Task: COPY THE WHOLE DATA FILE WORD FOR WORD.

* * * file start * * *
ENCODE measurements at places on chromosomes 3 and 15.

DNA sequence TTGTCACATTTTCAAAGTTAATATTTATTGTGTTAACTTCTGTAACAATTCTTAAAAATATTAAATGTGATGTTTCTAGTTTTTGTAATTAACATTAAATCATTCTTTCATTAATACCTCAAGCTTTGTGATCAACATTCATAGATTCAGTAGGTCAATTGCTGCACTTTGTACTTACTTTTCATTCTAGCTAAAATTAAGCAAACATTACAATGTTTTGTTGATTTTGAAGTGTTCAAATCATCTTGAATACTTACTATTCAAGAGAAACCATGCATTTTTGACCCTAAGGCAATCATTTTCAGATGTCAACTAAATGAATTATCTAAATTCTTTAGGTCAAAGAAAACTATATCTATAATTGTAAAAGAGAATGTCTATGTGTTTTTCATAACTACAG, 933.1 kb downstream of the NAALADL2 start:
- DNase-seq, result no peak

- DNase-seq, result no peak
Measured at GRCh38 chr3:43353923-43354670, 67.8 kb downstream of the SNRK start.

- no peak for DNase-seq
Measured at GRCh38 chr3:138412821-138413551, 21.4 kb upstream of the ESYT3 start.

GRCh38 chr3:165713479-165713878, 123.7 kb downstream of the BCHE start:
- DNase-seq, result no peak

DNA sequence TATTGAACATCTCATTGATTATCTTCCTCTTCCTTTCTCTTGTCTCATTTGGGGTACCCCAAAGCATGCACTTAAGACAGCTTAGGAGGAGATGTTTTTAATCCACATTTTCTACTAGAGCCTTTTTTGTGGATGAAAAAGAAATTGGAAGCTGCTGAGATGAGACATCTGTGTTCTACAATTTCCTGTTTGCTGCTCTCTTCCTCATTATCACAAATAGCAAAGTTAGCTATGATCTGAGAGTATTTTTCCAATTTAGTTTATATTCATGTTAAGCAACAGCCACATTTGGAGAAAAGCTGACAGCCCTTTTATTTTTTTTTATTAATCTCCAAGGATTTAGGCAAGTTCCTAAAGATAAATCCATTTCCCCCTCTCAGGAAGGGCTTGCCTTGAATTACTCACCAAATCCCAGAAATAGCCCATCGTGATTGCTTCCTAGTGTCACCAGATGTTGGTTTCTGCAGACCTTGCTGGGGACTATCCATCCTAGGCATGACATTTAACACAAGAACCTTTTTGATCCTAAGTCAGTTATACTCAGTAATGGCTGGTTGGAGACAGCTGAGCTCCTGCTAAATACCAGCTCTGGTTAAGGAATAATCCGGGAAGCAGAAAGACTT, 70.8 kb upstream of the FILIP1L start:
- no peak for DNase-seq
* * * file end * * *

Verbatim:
ENCODE measurements at places on chromosomes 3 and 15.

DNA sequence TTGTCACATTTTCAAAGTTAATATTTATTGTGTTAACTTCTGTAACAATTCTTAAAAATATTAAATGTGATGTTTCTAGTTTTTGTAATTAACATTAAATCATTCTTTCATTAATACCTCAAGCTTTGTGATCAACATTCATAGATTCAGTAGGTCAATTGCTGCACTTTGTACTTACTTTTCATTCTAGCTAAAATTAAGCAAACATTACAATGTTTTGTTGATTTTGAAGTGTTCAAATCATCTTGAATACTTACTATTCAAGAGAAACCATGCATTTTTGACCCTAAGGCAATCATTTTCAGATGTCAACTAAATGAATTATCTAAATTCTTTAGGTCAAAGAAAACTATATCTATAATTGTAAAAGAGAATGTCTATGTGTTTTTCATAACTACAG, 933.1 kb downstream of the NAALADL2 start:
- DNase-seq, result no peak

- DNase-seq, result no peak
Measured at GRCh38 chr3:43353923-43354670, 67.8 kb downstream of the SNRK start.

- no peak for DNase-seq
Measured at GRCh38 chr3:138412821-138413551, 21.4 kb upstream of the ESYT3 start.

GRCh38 chr3:165713479-165713878, 123.7 kb downstream of the BCHE start:
- DNase-seq, result no peak

DNA sequence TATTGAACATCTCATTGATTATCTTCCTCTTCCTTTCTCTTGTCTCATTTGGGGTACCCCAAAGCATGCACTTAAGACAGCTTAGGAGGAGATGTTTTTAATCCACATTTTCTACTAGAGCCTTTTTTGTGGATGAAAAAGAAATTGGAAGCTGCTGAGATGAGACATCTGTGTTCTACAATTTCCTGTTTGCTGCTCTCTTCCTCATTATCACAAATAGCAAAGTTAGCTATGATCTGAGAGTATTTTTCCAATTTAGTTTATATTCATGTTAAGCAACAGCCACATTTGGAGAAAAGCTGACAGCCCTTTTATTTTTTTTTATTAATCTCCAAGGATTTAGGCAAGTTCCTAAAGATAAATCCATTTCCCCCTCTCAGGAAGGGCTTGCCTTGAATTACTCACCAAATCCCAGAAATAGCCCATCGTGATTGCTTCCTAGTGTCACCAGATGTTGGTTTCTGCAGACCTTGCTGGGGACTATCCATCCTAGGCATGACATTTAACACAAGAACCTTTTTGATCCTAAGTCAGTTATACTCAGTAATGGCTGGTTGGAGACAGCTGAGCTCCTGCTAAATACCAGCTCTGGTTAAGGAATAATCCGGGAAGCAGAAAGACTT, 70.8 kb upstream of the FILIP1L start:
- no peak for DNase-seq